How do viruses spread by open network shares on Windows machines?
Posted on 2009-04-12
I have been reading about the conflicker virus, and wonder about the reference of it infecting distant machines through open network shares. I cannot find a way for a virus to invoke a remote execution to infect a distant machine. Because of Microsoft's "helpful" behavior, I can see how a virus may trick a user into executing it, but I don't see how it can execute itself. I have Googled and read many discussions, but never found out a specific answer to my question.
The share I am talking about is a data share; the entire drive is NOT shared ,and the OS directories (including OS extensions by installed programs) are not shared. Clearly, if I share the entire drive, or the OS or Program directory, an OS or program DLL or EXE can be replaced, and eventually executed by normal calls from the OS.
Possibly the problem is the terms used, spread and infection are being used interchangeably. In my mind, spreading means the virus payload is being placed on a device, such as a removable storage or shared network directory, but is not active. Infected to me means the virus is active. If a virus just spreads, a good and up-to-date pre-execution virus scanner will block infection.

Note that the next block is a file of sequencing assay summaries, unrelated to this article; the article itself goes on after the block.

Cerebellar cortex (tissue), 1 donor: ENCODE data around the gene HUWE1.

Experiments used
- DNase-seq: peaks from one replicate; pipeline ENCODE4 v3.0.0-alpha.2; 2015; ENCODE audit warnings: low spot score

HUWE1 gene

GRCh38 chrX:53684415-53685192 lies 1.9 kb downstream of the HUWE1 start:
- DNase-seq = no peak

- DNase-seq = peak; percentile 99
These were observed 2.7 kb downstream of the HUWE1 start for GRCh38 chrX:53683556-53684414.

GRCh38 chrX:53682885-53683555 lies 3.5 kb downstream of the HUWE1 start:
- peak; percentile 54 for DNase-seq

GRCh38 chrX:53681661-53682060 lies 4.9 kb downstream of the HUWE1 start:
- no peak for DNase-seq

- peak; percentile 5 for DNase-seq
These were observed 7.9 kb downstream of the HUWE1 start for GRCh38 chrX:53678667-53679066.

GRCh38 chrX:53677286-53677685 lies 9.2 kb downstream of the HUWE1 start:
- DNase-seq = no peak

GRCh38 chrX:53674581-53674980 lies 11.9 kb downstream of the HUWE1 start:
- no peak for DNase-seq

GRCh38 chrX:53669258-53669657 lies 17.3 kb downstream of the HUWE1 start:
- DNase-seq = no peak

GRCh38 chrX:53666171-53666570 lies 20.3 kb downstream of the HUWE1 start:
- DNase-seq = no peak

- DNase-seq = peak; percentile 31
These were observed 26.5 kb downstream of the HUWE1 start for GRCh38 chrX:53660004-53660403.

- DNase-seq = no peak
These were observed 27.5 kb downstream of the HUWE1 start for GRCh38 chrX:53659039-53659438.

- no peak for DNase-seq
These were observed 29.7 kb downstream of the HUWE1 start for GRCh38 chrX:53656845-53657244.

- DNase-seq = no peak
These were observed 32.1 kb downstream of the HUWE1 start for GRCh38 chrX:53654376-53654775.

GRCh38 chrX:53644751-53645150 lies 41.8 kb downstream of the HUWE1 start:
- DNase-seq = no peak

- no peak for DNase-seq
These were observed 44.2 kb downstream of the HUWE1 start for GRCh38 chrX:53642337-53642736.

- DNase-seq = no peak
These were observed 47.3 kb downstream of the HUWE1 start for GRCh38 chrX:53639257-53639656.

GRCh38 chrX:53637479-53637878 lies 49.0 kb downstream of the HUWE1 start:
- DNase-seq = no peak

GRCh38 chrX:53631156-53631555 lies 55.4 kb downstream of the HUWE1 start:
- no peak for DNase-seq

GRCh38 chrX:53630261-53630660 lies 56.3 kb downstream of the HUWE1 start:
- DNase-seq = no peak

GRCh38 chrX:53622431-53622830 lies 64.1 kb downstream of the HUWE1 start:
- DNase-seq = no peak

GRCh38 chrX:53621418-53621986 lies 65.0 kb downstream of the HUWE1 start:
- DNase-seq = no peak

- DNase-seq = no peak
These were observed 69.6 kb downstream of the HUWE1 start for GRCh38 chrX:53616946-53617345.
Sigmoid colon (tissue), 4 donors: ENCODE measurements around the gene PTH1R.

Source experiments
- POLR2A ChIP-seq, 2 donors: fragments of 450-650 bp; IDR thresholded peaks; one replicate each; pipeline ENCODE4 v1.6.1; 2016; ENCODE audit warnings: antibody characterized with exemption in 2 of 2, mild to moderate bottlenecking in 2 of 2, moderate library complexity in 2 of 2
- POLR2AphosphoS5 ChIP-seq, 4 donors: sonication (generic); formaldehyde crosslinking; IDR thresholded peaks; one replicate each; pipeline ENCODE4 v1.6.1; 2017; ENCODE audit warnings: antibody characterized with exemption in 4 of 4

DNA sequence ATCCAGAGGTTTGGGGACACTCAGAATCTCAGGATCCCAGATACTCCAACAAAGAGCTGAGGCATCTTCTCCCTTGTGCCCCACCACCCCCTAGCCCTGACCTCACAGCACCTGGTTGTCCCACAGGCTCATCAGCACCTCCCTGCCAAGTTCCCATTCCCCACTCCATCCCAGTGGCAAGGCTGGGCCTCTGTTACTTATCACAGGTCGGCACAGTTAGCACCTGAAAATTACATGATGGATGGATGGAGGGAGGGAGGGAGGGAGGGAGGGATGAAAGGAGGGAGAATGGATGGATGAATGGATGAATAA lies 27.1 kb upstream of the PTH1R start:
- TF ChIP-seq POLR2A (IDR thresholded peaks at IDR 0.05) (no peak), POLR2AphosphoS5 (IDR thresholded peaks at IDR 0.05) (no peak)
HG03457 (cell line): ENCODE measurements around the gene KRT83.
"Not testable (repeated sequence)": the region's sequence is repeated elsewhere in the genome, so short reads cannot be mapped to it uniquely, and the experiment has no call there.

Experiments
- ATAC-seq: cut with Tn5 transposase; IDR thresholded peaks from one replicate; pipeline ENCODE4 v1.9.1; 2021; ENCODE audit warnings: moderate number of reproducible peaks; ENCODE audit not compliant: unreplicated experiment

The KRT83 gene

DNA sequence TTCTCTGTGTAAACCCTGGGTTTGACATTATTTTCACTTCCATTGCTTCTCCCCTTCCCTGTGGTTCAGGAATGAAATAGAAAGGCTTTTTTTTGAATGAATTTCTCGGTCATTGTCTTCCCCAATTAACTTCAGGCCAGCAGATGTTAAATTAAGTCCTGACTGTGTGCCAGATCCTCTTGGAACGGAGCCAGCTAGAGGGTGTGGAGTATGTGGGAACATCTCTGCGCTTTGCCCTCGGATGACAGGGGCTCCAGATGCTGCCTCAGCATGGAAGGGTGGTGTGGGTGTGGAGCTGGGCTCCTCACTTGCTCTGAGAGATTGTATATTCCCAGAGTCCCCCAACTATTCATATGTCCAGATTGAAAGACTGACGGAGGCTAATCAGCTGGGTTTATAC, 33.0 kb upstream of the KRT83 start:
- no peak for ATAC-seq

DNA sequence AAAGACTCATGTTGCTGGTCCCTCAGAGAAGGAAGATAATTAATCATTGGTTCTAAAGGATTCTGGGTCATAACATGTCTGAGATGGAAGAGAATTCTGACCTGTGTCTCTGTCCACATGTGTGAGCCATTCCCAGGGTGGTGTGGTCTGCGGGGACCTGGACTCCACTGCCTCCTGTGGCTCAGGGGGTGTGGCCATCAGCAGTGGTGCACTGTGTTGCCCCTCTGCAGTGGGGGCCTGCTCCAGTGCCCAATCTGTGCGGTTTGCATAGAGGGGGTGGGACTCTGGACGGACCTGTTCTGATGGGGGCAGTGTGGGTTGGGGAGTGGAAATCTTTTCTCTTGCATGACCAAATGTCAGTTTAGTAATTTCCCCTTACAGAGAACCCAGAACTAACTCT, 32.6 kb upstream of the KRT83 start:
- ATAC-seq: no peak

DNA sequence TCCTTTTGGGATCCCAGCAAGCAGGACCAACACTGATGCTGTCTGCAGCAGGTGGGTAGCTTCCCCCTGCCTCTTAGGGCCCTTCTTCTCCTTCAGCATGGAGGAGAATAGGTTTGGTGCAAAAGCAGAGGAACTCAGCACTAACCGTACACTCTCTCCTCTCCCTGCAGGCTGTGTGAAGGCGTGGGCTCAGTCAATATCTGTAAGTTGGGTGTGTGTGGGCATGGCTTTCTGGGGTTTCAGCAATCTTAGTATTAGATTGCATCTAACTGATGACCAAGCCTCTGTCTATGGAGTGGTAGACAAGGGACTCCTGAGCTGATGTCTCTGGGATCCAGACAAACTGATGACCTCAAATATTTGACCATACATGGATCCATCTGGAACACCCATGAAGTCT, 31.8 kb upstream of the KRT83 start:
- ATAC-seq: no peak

What concerns me is the implication that a virus can push itself from one machine to another and infect that machine without overt user action on the targeted machine, i.e., not just place a copy of the payload in the shared directory, but actually remotely cause the activation of that payload.
Any insight into this mechanism of infection would be appreciated.